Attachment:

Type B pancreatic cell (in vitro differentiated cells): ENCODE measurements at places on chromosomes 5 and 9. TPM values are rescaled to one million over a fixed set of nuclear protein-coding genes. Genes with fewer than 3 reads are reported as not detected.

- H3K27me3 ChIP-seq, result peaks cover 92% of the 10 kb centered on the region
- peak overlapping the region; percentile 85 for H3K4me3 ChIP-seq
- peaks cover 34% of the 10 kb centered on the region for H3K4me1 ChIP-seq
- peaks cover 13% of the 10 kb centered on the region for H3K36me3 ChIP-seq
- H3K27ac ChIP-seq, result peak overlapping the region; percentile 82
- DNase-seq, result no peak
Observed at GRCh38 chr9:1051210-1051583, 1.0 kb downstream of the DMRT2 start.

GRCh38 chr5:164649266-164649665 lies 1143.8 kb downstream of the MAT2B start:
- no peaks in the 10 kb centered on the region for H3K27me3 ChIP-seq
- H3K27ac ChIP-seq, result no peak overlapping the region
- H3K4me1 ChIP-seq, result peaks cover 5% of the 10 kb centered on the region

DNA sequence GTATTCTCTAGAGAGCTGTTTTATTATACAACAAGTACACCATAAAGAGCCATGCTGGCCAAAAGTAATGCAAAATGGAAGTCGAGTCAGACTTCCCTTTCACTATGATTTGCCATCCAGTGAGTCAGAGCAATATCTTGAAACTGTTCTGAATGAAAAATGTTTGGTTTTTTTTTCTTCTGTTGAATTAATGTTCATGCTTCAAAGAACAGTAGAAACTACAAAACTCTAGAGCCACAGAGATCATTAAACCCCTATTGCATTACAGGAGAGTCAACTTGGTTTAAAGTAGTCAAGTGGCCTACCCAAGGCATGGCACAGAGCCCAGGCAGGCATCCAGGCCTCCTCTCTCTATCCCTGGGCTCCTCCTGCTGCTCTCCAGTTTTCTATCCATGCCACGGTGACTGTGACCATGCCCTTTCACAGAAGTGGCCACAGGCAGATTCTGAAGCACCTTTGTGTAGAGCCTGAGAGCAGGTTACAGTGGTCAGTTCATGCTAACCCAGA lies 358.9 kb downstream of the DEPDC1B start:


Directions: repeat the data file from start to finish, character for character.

Type B pancreatic cell (in vitro differentiated cells): ENCODE measurements at places on chromosomes 5 and 9. TPM values are rescaled to one million over a fixed set of nuclear protein-coding genes. Genes with fewer than 3 reads are reported as not detected.

- H3K27me3 ChIP-seq, result peaks cover 92% of the 10 kb centered on the region
- peak overlapping the region; percentile 85 for H3K4me3 ChIP-seq
- peaks cover 34% of the 10 kb centered on the region for H3K4me1 ChIP-seq
- peaks cover 13% of the 10 kb centered on the region for H3K36me3 ChIP-seq
- H3K27ac ChIP-seq, result peak overlapping the region; percentile 82
- DNase-seq, result no peak
Observed at GRCh38 chr9:1051210-1051583, 1.0 kb downstream of the DMRT2 start.

GRCh38 chr5:164649266-164649665 lies 1143.8 kb downstream of the MAT2B start:
- no peaks in the 10 kb centered on the region for H3K27me3 ChIP-seq
- H3K27ac ChIP-seq, result no peak overlapping the region
- H3K4me1 ChIP-seq, result peaks cover 5% of the 10 kb centered on the region

DNA sequence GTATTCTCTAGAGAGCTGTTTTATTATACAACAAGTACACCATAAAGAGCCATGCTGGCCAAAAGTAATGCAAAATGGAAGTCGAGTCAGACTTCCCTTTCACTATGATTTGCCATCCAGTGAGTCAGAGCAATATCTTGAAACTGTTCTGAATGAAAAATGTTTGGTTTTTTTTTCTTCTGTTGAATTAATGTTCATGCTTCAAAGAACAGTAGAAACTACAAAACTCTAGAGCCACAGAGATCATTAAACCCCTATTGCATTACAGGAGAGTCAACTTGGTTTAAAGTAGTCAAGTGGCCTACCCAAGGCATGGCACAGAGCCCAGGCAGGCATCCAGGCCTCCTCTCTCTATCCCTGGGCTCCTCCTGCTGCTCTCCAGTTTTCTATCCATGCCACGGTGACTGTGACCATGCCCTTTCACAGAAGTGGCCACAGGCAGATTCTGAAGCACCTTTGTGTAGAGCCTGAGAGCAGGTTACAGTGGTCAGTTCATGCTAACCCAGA lies 358.9 kb downstream of the DEPDC1B start: